Courts, however, have reached seemingly inconsistent positions on whether losses are attributable to a single cause when the injury or damage occurs at geographically separate locations. This can be seen in the context of environmental contamination claims. For example, in Argonaut Ins. Co. v. Travelers Ins. Co., 800 N.Y.S.2d 342 (N.Y. Sup. Ct. 2005), the court determined that pollution claims at 140 separate sites could not be aggregated as one occurrence. "The cause of the damages, in the case of any particular claim, was not the failure by [the insured's] management to implement environmentally sound, companywide procedures but, rather, the separate environmental pollution which occurred at the site involved in the claim." See Cadet Mfg. Co. v. American Ins. Co., 391 F. Supp. 2d 884 (D. Wash. 2005) (concluding that the release of trichloroethylene at geographically distinct sites are separate occurrences). In Sunoco, Inc. v. Illinois Nat'l Ins. Co., 226 Fed. Appx. 104, 105 (3d Cir. 2007), however, the court determined that in 76 of 77 lawsuits, there was "one proximate, uninterrupted and continuing cause which resulted in all of the injuries and damage" arising from a single occurrence because they arose from methyl tert-butyl ether contaminating groundwater, despite the damage occurring in different regions, from leaks in different pipelines.

Reinsurance Aggregation Provisions

Like all insurance policies, the language of each reinsurance contract needs to be scrutinized because aggregation provisions vary greatly. For example, a reinsurer may agree to pay the cedent "for each and every loss" in excess of the reinsurance contract's retention limit or aggregate deductible, with "each and every loss" defined as "all losses arising out of any one disaster, casualty, or occurrence." Other aggregation provisions use the term "event" in defining "each and every loss."

For example, "[t]he term 'each and every loss' as applied to 'any one risk' shall be understood to mean each and every loss arising out of one and the same event." Under these formulations, a hurricane should be viewed as "one disaster." See SEACOR Holdings Inc. v. Commonwealth Ins. Co., No. 06-4685, 2008 U.S. Dist. LEXIS 129346, at *1 n. 1 (E.D. La. Dec. 11, 2008) ("Both parties agree that an event such as Hurricane Katrina is considered a 'single occurrence.'").

Travelers Cas. & Surety Co. v. Certain Underwriters at Lloyd's of London, 96 N.Y.2d 583 (2001), is the leading case addressing aggregation under a reinsurance agreement.

Travelers involved two ceding insurers contending that pollution-related damages at several sites over several decades could be aggregated as a single casualty or event under their respective reinsurance agreements. Each reinsurance agreement had the same language and required the reinsurer to pay the cedent for "each and every loss," which was defined as "all loss arising out of any one disaster and/or casualty under coverage of any or all insureds of the Companies.…" Disaster and/or casualty was defined as the following.

[E]ach and every accident, occurrence and/or causative incident, it being further understood that all loss resulting from a series of accidents, occurrences, and/or causative incidents having a common origin and/or being traceable to the same act, omission, error and/or mistake shall be considered as having resulted from a single accident, occurrence and/or causative incident.

Both ceding insurers settled the pollution-related claims and then sought indemnification from their reinsurers as a single loss, arguing that the claims had a common origin or were traceable to the same act, omission, error, or mistake. The New York Court of Appeals held, as a matter of law, that the ceding insurers' single allocation of their settlements did "not fall within the ambit of 'disaster and/or casualty' in the reinsurance treaties." In other words, the losses could not be aggregated as a single occurrence under the reinsurance agreements. In making this assessment, the court found that the parties did not intend for the ceding insurer to simply group together all other losses into a single disaster and/or casualty but sought to allow aggregation only where the losses were linked spatially or temporally and shared a common origin. Neither complaint, held the court, contained any allegation that the sites bore a spatial or temporal relationship to each other.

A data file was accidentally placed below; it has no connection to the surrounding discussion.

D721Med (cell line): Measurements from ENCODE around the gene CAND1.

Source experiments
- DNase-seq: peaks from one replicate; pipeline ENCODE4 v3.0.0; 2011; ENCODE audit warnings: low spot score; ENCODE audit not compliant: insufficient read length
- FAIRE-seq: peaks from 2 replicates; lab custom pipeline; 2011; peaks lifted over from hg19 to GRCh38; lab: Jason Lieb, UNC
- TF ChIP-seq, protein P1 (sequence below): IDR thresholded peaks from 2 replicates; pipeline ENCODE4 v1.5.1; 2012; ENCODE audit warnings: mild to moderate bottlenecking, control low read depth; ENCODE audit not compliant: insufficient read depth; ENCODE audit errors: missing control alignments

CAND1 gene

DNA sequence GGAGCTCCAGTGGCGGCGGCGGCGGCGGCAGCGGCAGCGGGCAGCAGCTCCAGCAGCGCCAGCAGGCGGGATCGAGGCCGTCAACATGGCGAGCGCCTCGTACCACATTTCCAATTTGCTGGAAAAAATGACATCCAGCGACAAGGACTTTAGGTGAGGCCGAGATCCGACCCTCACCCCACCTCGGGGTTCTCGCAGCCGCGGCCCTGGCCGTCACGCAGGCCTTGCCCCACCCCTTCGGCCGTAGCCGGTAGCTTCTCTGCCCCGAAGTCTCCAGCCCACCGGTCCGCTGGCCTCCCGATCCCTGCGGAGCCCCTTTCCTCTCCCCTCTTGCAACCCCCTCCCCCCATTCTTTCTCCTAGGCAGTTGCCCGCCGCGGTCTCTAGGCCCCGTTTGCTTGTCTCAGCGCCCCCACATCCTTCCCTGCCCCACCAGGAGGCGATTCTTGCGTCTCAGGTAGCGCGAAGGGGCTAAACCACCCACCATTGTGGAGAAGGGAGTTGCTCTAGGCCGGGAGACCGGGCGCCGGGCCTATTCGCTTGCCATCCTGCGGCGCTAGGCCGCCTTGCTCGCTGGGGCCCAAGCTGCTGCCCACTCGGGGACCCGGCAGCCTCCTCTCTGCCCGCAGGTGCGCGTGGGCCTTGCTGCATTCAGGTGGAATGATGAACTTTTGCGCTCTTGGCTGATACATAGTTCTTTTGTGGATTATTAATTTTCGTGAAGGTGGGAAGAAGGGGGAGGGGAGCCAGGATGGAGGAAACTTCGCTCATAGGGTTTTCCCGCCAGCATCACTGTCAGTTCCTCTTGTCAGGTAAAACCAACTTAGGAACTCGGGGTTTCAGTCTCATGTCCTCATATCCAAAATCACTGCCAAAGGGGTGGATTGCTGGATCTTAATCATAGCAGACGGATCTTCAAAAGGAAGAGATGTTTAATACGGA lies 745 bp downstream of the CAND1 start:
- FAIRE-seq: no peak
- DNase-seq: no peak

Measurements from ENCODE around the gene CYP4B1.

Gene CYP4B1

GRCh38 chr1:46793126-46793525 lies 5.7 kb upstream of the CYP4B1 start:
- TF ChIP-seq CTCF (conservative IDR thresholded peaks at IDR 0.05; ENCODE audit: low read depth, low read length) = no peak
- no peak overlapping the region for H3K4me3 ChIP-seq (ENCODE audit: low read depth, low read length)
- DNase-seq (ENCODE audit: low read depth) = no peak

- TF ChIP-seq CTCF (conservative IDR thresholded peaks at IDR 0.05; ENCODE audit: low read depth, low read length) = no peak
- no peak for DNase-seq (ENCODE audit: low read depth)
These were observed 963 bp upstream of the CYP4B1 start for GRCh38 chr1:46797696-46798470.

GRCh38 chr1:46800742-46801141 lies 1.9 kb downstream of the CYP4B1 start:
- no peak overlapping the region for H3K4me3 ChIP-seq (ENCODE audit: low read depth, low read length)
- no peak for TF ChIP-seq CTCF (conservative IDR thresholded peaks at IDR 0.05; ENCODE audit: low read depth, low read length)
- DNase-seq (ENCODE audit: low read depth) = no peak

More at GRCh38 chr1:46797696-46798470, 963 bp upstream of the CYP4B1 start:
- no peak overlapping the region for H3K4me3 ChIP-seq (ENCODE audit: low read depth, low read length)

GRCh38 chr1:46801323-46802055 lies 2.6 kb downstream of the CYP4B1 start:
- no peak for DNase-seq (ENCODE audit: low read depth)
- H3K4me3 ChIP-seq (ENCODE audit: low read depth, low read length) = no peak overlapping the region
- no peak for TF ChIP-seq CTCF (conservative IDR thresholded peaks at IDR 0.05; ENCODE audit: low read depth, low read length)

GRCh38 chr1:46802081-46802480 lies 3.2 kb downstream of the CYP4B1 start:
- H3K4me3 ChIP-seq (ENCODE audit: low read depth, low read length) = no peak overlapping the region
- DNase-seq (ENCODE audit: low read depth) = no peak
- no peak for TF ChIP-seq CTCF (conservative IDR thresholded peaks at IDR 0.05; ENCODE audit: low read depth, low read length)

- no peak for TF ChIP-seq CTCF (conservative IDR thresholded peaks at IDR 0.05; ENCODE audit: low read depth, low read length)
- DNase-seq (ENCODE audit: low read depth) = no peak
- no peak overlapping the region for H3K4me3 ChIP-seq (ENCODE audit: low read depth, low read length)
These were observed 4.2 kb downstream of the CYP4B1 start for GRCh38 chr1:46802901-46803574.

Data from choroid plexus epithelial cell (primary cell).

The Travelers court addressed the famous House of Lords decision in Axa Reins. (UK) Plc v. Field, [1996] 2 Lloyd's Rep 233, which explained the difference between arising out of "one event" and arising out of "one originating cause." In that case, Lord Mustill found that the words "originating cause" opened up the widest possible search for a unifying factor, while the word "event" was something that happens at a particular place, at a particular time, and in a particular way. In other words, "event" language is narrower than "original cause" language. In Travelers, the court found that the words "a series of" required a spatial or temporal relationship among losses with a common origin. This only emphasizes the point that each reinsurance contract has to be construed based on its specific language.

What Does this Mean for COVID-19?

It is important to keep in mind that the aggregation issue is not limited to property catastrophe or excess-of-loss reinsurance contracts and business interruption claims. Insurance companies are paying many COVID-19-related losses under workers compensation, accident and health, general liability, directors and officers, production stop-loss, event cancellation, trip cancellation, professional liability, and other insurance policies. There are reinsurance contracts that, if purchased, allow for aggregation of those types of losses as well.

The bottom line is that when insurance companies pay COVID-19-related losses, if they cede a group of those losses on an aggregated basis as a single loss occurrence, reinsurers will need to scrutinize the language of their reinsurance contracts and carefully evaluate the basis for aggregating multiple losses as one loss occurrence.


*This article is based on a blog post that I authored with the assistance of Aaron Garavaglia, an associate in the Washington, DC, office of Squire Patton Boggs, for the Squire Patton Boggs Insurance and Reinsurance Disputes Blog, titled "Aggregating Losses from the COVID-19 Crisis for Reinsurance Purposes."